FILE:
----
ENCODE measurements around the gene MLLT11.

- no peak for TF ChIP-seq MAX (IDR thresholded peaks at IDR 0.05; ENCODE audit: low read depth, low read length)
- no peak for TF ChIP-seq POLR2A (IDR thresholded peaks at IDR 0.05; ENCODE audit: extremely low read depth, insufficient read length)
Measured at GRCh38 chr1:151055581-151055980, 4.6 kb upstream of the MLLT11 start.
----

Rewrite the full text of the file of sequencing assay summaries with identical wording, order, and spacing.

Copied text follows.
ENCODE measurements around the gene MLLT11.

- no peak for TF ChIP-seq MAX (IDR thresholded peaks at IDR 0.05; ENCODE audit: low read depth, low read length)
- no peak for TF ChIP-seq POLR2A (IDR thresholded peaks at IDR 0.05; ENCODE audit: extremely low read depth, insufficient read length)
Measured at GRCh38 chr1:151055581-151055980, 4.6 kb upstream of the MLLT11 start.